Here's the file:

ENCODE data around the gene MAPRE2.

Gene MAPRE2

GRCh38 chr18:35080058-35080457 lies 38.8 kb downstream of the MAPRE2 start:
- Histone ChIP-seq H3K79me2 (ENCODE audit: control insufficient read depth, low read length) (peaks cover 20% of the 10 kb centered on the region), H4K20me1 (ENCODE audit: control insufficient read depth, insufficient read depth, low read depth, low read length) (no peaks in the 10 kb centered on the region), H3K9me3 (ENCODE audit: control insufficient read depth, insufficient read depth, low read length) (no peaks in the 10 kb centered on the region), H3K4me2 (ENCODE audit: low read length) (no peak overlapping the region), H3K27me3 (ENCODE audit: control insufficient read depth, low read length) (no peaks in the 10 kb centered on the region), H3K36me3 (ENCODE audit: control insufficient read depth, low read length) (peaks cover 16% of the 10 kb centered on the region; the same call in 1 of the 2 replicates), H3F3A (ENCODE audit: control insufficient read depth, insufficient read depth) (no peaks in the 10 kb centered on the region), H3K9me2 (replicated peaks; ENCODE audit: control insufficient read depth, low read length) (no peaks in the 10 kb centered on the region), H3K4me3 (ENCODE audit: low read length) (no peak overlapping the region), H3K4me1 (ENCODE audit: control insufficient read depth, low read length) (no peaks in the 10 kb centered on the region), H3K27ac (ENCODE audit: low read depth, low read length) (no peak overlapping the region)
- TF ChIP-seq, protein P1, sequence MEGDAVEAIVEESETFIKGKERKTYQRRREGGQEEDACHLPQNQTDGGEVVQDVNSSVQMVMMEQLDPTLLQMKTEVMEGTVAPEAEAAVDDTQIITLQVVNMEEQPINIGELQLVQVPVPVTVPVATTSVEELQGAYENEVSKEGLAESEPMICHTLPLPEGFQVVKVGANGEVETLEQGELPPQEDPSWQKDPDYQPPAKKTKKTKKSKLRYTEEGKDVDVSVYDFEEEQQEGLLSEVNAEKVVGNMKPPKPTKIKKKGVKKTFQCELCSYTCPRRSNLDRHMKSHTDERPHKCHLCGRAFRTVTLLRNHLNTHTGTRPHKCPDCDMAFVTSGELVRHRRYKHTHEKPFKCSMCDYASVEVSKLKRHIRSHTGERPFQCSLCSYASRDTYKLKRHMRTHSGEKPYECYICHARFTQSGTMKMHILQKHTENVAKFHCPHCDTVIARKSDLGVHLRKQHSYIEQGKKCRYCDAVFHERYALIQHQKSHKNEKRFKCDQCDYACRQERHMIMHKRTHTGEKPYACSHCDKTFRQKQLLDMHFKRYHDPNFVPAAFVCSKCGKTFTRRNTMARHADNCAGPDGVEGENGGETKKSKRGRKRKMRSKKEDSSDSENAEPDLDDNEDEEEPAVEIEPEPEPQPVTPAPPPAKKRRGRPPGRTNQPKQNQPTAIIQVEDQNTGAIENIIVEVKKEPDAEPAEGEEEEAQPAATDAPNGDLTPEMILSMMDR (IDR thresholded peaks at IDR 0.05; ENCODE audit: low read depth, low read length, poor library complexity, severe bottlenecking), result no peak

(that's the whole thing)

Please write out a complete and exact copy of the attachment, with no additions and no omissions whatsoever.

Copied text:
ENCODE data around the gene MAPRE2.

Gene MAPRE2

GRCh38 chr18:35080058-35080457 lies 38.8 kb downstream of the MAPRE2 start:
- Histone ChIP-seq H3K79me2 (ENCODE audit: control insufficient read depth, low read length) (peaks cover 20% of the 10 kb centered on the region), H4K20me1 (ENCODE audit: control insufficient read depth, insufficient read depth, low read depth, low read length) (no peaks in the 10 kb centered on the region), H3K9me3 (ENCODE audit: control insufficient read depth, insufficient read depth, low read length) (no peaks in the 10 kb centered on the region), H3K4me2 (ENCODE audit: low read length) (no peak overlapping the region), H3K27me3 (ENCODE audit: control insufficient read depth, low read length) (no peaks in the 10 kb centered on the region), H3K36me3 (ENCODE audit: control insufficient read depth, low read length) (peaks cover 16% of the 10 kb centered on the region; the same call in 1 of the 2 replicates), H3F3A (ENCODE audit: control insufficient read depth, insufficient read depth) (no peaks in the 10 kb centered on the region), H3K9me2 (replicated peaks; ENCODE audit: control insufficient read depth, low read length) (no peaks in the 10 kb centered on the region), H3K4me3 (ENCODE audit: low read length) (no peak overlapping the region), H3K4me1 (ENCODE audit: control insufficient read depth, low read length) (no peaks in the 10 kb centered on the region), H3K27ac (ENCODE audit: low read depth, low read length) (no peak overlapping the region)
- TF ChIP-seq, protein P1, sequence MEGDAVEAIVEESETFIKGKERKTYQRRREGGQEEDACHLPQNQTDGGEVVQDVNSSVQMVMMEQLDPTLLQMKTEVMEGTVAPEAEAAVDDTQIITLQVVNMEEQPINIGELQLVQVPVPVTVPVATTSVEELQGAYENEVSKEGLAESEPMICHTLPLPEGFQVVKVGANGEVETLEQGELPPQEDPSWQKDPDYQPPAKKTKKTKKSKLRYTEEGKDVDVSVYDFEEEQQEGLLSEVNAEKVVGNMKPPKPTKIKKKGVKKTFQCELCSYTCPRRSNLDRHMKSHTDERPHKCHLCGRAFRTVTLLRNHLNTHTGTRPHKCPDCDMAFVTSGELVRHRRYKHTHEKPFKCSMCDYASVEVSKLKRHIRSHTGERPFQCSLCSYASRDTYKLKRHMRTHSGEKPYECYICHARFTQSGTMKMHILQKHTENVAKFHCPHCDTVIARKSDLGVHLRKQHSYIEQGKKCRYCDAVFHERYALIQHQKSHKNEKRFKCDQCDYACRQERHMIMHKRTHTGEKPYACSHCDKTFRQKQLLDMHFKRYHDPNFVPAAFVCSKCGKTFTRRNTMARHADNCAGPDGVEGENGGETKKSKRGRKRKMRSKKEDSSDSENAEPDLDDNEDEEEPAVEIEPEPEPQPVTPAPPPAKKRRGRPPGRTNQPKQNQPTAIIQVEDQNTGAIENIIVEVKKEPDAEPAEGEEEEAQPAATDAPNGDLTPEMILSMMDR (IDR thresholded peaks at IDR 0.05; ENCODE audit: low read depth, low read length, poor library complexity, severe bottlenecking), result no peak